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Dortmund, we need to talk

Why don't we have a female team yet?

Christian Hofer/Getty Images

We’ve lived in 2016 for a a month now. Not much has happened; we had an unsuccessful stint in the transfer window, We won a couple of games, and we still don’t have a women's team. Are we the only ones or do several big teams not have a women team?

Well, Here’s a list of all Bundesliga and former Bundesliga teams that have women teams:

  • Bayer 04 Leverkusen
  • FC Bayern Munich
  • SC Freiburg
  • TSG 1899 Hoffenheim
  • 1. FC Koeln
  • Werder Bremen
  • Vfl Wolfsburg

Anyone see an important team that is absent? That’s right, ours. We have a women’s Handball team, a sport mind you that most Americans have never heard off and the only Olympic sporting event that the US does not take part in, but not a football team.

Over the last several years, women’s role in football has become increasing important with more female players choosing a career in professional football. In 2010 there were a million registered female football players and as of 2014/15 that number increased to more than 1.2 million. The increasing supply of players equals the increasing demand for the sport.

Germans’ love sport. All sport. We will spend Sundays watching men in tights strap onto skis’ and launch themselves down a steep slope, trying to fly further than the last guy, watch women ski long distances and shoot at a small round metal object, while trying to catch their breath. Our love for sports can be clearly seen by the number of people that watch our female national team play and domestic attendance when compared to other European leagues. Our average national game attendance was 15’000, which is double the amount as the second most watched national team, France. Our league attendance is three times higher than that of France, coming in at 2500 vs. 800. (Numbers taken from Page 31)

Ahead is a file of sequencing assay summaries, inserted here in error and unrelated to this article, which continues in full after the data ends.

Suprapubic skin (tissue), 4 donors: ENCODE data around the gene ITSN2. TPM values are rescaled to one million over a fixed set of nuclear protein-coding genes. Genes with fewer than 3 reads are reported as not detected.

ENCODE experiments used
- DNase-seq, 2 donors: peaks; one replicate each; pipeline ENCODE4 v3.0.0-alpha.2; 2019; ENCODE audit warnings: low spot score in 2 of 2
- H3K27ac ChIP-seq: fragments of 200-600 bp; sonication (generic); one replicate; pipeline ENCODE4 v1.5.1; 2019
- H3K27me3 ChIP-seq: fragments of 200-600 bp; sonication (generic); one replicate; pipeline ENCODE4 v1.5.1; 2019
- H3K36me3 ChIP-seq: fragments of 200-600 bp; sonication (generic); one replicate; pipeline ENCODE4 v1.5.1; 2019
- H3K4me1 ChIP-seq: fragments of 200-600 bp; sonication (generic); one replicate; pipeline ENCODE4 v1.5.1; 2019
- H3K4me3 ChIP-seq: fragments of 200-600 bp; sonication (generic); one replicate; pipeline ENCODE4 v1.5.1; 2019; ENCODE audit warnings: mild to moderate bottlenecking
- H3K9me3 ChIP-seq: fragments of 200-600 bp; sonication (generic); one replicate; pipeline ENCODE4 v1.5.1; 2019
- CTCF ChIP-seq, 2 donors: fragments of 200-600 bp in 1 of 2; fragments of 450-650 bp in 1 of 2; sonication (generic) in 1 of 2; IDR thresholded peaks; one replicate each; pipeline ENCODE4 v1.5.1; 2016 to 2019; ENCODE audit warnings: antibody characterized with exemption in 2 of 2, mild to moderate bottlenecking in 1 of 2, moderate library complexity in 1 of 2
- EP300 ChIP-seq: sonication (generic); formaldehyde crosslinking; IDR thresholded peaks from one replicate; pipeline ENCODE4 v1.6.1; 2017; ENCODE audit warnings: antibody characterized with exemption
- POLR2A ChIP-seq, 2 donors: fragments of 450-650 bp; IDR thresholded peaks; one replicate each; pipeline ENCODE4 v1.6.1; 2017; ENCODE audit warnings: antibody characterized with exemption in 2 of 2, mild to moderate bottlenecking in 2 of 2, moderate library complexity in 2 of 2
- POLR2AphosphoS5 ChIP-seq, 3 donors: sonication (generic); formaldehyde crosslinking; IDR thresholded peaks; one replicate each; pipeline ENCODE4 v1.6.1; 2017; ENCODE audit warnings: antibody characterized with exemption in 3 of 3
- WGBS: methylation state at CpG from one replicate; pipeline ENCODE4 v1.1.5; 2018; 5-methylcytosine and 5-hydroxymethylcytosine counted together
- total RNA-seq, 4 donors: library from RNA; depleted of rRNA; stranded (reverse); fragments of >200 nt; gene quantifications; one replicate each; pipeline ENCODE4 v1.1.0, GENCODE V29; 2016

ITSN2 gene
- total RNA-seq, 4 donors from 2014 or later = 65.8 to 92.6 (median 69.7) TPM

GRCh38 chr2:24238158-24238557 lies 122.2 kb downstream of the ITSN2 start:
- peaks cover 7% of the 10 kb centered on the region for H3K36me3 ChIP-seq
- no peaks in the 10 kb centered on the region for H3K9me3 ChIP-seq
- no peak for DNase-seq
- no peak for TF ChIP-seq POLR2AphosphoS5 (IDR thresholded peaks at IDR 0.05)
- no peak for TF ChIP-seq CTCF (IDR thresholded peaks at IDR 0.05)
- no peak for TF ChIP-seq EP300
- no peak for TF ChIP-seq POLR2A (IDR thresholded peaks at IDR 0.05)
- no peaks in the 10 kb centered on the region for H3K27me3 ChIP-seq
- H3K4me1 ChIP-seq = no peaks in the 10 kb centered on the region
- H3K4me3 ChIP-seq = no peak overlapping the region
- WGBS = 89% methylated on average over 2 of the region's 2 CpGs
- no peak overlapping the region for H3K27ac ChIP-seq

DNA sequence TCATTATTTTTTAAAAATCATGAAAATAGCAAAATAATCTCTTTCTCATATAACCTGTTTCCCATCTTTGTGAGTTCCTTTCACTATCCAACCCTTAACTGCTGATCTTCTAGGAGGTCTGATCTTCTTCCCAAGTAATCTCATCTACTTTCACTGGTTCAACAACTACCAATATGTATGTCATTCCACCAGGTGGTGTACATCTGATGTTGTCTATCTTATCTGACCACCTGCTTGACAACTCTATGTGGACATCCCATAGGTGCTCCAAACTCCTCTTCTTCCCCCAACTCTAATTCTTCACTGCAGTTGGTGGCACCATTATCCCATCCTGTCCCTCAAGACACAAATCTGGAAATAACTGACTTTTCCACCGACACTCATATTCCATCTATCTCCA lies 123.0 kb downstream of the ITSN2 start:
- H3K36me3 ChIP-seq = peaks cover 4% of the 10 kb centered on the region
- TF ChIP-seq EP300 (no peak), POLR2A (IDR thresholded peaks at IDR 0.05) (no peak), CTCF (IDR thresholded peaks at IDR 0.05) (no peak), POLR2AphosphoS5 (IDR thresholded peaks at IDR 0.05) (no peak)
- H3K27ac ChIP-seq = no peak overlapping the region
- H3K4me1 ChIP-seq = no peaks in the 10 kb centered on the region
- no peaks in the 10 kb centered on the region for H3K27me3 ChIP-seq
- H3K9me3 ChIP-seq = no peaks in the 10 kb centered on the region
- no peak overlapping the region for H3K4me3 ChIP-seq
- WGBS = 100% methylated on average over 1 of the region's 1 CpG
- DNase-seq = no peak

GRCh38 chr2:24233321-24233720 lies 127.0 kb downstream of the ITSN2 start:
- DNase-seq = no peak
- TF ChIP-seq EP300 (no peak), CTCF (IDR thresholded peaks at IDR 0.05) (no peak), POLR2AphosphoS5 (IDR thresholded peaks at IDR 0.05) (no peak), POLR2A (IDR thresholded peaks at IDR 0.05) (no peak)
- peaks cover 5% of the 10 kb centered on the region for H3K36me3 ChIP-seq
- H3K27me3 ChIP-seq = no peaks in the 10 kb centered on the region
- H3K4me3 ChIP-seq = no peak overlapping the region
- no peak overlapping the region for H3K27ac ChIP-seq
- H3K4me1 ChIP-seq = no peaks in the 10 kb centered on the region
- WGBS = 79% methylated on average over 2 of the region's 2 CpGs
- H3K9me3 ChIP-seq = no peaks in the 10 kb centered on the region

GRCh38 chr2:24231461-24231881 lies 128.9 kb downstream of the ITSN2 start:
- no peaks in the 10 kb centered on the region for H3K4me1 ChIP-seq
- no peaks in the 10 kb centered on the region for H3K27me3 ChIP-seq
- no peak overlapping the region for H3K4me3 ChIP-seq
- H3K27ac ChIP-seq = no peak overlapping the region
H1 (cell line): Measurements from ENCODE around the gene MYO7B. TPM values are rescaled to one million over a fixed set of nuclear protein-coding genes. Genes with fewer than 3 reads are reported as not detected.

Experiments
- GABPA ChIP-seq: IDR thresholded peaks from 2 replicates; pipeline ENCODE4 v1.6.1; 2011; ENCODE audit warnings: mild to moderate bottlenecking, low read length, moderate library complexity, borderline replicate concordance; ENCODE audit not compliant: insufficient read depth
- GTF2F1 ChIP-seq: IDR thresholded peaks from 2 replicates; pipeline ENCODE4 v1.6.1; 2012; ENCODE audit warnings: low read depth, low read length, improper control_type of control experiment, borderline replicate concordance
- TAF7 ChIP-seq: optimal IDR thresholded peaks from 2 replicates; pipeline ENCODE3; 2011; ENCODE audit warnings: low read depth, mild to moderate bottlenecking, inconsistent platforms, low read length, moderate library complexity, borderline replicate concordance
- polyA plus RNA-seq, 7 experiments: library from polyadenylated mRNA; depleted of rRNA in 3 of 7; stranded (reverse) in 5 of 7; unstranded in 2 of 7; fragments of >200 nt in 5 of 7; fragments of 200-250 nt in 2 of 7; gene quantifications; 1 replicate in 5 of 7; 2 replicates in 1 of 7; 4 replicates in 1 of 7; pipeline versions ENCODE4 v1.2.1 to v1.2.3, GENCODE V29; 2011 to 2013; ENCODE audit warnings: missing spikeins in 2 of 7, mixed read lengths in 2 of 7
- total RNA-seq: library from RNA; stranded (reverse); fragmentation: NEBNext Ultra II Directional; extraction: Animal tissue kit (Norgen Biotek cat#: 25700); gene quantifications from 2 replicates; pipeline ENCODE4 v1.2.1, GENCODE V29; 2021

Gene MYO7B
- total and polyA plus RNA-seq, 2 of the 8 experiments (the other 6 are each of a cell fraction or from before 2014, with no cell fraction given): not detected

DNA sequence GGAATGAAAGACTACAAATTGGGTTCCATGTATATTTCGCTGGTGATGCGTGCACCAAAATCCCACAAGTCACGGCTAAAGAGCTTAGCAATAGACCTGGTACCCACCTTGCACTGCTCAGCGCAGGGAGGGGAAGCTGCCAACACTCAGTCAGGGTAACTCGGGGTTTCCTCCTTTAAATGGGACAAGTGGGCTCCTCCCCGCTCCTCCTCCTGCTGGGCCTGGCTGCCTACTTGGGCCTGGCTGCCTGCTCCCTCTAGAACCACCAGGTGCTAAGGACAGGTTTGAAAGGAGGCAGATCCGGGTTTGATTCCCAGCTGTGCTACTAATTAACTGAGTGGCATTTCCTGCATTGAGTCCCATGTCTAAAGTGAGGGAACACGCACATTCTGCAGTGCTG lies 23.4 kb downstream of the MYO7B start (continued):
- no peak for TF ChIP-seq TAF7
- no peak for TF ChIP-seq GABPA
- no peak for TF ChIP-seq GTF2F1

In the US, the women’s world cup final drew the largest viewership ever in the US, with 26.7 million people tuning in to watch the US national team play against the Japanese. During the World Cup qualifier, the US only drew an audience of 3700 in Kansas City.

Financially speaking, since the founding of the league in the 90’s no women’s Bundesliga team has filed for bankruptcy or have shut down teams, due to financial pressures. Though players might not make anything close to their male counterparts, individual sponsorship deals give some a root to financial success. Take Alex Morgan for example. Her name is wildly popular in the world of women sport. She’s an incredible player who has managed to make a name for herself, landing herself major sponsorship deals with major international brands. Individual's teams make roughly 180’000 Euros a year from the DFB through sponsorship and television broadcasting rights.

It is hard to tell as to whether the clubs make money or if they only ever break even in hopes to one-day profit from the sport. Hopefully our management will decide soon that it's time to dip our feet in this league and see how it goes.

If Schalke managed to get with the times, why can't we? Clearly, it’s a growing sport. Clearly, more and more people are starting to care. So then why don’t we have a female team? I honestly can’t think of a reason not to have a team. Can you? Let us know in the comments down below.